After ten minutes pass, I spend the next five minutes soliciting responses from students from the entire class. Some student responses include, "I think of going really fast really quickly", and " I think that someone spent a lot of time making them safe." Later in this lesson, I ask students to build a model roller coaster that will become a part of the final project for this unit.
After we discuss the connections between physics and roller coasters, I distribute Chromebooks and ask students to login to Edmodo and check out the tutorials on paper roller-coasters that I post on our class wall. Here are the tutorials that I post on our class Edmodo wall.
During this portion of the lesson, I project this slide on the interactive whiteboard at the front of the room. I ask students to spend about 45 minutes working in small groups to craft a marble roller coaster. Students use their models to demonstrate the conservation of energy by the end of this unit.
Students teams watch the tutorials with their team mates (teams of 2-4 of their choice, although most students work with students from their tables). Students first create a sketch with dimensions and use this sketch to create roller coaster elements. We call the sketch a template and the incomplete roller coaster a prototype. Students test each roller coaster element with a marble. During today's lesson students must create at least one prototype and one roller coaster element that teams duplicate to rapidly build their coasters according to an agreed upon sketch. Students keep repeating this process until they have a complete roller coaster prototype and the templates that they used to create it.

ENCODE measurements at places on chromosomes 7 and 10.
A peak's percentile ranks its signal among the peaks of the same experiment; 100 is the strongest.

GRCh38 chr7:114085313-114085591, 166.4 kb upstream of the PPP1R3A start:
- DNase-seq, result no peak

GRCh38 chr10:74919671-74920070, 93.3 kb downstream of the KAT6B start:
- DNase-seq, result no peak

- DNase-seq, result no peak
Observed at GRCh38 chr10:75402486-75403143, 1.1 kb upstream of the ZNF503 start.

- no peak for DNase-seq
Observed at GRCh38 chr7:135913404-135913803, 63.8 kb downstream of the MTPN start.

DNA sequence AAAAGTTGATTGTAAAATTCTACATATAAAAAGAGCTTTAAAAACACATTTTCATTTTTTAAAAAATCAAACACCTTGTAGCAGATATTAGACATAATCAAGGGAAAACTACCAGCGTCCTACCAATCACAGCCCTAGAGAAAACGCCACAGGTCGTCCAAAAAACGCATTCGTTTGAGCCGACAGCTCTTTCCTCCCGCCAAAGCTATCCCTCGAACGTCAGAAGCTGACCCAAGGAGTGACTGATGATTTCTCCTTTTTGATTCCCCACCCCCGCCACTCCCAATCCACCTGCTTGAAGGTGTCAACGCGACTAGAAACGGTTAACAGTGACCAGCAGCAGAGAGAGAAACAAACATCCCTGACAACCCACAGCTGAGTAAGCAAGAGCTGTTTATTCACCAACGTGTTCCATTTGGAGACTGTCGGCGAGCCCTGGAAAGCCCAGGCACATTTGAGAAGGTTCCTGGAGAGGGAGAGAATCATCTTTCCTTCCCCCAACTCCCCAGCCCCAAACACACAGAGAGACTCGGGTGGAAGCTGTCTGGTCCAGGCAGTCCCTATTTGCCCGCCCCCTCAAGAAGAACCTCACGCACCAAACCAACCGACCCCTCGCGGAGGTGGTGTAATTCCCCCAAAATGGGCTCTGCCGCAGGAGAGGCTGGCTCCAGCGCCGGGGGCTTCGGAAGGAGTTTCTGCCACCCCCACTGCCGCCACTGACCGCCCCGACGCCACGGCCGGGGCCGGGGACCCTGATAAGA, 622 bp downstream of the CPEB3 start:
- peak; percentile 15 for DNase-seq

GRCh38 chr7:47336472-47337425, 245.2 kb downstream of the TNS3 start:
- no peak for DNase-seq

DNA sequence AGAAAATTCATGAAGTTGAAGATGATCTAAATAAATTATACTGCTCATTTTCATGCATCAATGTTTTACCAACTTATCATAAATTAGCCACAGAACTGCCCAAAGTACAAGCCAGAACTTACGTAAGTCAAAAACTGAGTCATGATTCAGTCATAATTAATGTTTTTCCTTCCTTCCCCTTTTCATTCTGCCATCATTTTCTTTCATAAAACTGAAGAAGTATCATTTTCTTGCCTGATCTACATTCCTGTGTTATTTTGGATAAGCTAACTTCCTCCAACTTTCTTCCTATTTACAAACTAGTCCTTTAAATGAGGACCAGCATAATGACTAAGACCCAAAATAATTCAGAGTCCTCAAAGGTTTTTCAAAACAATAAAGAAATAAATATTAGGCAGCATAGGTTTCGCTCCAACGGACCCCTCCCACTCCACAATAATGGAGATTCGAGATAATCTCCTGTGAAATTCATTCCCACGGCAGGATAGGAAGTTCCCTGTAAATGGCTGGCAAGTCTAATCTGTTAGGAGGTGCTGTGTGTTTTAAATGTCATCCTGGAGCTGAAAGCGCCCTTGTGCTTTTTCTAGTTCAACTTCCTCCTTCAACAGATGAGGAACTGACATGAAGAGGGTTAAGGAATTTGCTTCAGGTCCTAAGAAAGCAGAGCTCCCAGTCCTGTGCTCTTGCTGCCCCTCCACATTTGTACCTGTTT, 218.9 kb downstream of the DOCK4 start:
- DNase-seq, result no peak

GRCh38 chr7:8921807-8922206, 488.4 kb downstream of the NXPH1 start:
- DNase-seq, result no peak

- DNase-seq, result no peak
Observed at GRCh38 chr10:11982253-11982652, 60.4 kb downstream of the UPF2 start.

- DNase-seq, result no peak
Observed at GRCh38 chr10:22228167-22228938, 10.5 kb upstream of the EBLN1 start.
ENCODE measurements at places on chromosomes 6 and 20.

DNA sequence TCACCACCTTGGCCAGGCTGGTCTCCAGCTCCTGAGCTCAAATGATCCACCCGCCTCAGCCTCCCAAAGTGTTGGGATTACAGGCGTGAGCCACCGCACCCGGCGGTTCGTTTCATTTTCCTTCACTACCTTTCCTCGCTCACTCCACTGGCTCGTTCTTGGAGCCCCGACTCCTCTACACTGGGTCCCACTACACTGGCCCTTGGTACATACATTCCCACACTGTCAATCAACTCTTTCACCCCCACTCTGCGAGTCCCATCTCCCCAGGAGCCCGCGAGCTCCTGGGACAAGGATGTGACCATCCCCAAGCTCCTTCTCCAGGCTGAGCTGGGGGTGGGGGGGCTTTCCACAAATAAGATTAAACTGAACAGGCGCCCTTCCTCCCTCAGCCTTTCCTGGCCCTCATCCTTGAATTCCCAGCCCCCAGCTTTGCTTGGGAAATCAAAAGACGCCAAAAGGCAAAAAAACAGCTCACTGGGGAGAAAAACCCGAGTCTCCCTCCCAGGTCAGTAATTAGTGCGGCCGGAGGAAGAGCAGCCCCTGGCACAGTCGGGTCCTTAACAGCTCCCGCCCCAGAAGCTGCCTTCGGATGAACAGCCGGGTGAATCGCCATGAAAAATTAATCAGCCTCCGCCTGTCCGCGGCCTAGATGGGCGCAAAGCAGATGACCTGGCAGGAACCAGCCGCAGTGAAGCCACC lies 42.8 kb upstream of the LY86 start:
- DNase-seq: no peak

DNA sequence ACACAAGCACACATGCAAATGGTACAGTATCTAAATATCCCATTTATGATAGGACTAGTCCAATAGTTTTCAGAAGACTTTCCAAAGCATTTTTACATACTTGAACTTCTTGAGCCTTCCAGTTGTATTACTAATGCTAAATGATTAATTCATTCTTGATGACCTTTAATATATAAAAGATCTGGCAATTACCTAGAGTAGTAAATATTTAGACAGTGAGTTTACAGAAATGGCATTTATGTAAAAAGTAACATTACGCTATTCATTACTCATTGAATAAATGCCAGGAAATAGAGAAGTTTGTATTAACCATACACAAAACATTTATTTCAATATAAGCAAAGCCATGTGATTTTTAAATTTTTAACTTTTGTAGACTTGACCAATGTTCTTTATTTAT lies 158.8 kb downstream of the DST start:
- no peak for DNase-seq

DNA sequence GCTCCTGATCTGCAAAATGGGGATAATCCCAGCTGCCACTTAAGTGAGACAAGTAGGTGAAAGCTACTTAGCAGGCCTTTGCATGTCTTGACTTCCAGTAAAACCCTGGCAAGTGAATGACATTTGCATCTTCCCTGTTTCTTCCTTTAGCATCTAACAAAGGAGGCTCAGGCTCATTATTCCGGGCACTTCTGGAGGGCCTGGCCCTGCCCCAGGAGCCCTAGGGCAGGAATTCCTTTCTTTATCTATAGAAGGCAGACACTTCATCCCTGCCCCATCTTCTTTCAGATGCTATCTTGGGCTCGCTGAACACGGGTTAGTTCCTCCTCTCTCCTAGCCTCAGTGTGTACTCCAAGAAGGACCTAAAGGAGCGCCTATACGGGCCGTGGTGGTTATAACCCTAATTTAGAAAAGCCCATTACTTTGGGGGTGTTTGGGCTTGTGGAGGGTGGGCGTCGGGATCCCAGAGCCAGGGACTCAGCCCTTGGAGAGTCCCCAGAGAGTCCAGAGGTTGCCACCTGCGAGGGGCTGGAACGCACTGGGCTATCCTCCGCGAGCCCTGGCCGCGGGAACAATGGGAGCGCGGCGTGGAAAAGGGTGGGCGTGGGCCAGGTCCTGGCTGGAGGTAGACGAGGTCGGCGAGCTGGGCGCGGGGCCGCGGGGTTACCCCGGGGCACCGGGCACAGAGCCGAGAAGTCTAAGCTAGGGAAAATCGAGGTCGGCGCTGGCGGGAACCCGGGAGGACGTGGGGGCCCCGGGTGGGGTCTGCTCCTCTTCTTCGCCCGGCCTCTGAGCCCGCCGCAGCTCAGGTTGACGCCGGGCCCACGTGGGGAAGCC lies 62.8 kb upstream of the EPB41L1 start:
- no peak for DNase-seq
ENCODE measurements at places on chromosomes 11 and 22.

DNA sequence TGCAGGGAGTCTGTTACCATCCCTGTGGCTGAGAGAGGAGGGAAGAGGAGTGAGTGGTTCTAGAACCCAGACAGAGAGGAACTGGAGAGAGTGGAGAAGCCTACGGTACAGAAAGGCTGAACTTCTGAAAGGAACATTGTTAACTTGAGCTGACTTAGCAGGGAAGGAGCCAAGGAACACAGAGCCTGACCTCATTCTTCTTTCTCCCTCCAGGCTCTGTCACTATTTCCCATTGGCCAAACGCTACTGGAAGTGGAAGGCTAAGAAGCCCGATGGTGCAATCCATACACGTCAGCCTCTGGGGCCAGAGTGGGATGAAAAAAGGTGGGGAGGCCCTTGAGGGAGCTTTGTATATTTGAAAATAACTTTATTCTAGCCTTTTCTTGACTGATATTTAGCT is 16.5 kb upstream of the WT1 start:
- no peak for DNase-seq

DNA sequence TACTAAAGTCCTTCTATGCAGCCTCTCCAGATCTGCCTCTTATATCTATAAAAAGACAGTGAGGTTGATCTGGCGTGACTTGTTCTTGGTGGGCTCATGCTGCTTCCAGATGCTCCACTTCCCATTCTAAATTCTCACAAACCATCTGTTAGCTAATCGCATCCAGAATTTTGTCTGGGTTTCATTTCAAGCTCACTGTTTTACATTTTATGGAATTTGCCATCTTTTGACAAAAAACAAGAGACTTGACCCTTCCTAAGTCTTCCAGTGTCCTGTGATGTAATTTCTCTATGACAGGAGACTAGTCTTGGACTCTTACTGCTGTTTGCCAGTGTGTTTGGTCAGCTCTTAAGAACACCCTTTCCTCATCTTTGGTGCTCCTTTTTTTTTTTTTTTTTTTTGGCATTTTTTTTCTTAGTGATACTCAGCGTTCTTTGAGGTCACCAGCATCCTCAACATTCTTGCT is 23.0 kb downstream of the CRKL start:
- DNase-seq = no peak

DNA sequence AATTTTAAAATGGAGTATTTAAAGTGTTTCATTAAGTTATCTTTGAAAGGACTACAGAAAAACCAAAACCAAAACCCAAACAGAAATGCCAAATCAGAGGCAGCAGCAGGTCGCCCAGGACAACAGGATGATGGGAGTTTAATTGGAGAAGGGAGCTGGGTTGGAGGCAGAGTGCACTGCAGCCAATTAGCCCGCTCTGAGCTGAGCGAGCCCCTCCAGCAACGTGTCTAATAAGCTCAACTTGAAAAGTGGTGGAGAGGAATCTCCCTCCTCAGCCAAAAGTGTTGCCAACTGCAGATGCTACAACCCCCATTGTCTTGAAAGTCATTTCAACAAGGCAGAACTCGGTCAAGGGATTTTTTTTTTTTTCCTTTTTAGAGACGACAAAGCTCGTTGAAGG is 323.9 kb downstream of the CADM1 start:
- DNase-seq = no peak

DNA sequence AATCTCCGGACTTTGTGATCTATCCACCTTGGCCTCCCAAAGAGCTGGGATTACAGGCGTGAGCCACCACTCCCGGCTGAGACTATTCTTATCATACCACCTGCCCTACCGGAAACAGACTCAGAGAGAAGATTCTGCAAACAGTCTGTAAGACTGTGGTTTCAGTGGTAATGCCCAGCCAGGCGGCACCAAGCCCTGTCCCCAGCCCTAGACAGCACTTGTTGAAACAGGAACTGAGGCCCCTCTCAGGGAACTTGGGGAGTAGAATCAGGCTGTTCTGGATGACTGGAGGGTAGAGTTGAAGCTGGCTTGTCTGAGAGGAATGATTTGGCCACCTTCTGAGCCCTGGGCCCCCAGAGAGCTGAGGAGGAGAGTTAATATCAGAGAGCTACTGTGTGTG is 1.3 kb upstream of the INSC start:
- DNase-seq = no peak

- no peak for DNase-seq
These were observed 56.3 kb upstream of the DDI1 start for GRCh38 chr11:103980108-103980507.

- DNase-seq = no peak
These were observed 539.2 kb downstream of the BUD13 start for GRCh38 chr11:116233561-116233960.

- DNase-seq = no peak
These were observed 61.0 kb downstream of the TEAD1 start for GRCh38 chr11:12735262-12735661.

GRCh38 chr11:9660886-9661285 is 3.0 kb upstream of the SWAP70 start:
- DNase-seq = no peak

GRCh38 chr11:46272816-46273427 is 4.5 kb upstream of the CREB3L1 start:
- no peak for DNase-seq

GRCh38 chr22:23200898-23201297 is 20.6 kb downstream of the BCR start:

This is a long-term project which takes ~3.5 weeks to complete and involves independent work outside of class. I provide materials and time after school on Tuesday and Thursday afternoons for students to work with their teams on their projects. During the final week of this project, I assess students on:
Click here to see an example of student work.
The closure activity this section asks students to write down ideas about energy and roller coasters in their notebooks using a Headlines Routine. The headlines routine asks students to create a headline that captures key information that should be remembered about a particular lesson or topic. Student responses include: "Potential Energy helps with rollercoaster design", "I can predict the final speed of my marble using kinetic energy", and "Building my own template is easy to do after using the video tutorials".
To wrap up this section of the lesson, I ask students to look at the upcoming exhibition due dates that I post on the class Edmodo wall:
I also ask students to share images of their prototypes with me from today's lesson by midnight to receive credit for improving their physical models.